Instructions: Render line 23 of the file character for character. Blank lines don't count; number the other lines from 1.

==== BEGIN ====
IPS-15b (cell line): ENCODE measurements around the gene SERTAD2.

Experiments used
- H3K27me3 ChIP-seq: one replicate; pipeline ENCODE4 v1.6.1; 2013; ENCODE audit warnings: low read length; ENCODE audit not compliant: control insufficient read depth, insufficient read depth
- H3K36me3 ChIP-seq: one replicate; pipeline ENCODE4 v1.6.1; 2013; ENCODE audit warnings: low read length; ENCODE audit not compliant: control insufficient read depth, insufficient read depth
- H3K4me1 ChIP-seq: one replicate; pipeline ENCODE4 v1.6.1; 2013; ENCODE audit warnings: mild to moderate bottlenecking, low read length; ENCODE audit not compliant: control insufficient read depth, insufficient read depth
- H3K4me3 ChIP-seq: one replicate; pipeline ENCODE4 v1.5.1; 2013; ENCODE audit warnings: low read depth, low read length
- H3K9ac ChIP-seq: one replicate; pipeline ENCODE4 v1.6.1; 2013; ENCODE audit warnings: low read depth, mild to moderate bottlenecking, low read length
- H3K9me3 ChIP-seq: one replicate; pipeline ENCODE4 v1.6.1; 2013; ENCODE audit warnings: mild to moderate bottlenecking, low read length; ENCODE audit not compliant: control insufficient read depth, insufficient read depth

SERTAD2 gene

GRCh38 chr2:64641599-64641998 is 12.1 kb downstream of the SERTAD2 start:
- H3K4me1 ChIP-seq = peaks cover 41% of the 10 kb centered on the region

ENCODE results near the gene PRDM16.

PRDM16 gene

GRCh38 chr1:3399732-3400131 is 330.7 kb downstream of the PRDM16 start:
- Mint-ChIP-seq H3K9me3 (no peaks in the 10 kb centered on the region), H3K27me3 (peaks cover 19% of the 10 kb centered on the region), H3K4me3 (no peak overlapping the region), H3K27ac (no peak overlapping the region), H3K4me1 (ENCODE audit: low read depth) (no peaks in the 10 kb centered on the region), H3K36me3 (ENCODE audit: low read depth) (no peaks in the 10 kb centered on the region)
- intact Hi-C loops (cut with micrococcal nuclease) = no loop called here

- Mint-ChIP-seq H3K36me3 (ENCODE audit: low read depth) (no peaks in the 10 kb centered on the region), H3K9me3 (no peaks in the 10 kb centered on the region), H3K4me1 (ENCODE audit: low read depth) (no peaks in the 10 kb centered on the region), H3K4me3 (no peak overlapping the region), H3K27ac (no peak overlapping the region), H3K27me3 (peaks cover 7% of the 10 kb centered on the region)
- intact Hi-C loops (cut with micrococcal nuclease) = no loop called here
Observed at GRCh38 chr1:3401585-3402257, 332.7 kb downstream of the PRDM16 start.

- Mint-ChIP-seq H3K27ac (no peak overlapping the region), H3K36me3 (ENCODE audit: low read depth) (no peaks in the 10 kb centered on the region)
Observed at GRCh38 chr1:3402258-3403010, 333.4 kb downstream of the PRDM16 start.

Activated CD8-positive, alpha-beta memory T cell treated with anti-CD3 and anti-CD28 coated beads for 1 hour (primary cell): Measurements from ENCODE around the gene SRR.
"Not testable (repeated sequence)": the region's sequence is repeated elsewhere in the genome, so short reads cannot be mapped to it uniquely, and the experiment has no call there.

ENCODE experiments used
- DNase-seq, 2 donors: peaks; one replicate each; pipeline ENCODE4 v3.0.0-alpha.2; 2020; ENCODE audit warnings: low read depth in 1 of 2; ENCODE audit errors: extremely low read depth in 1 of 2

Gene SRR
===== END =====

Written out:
"Not testable (repeated sequence)": the region's sequence is repeated elsewhere in the genome, so short reads cannot be mapped to it uniquely, and the experiment has no call there.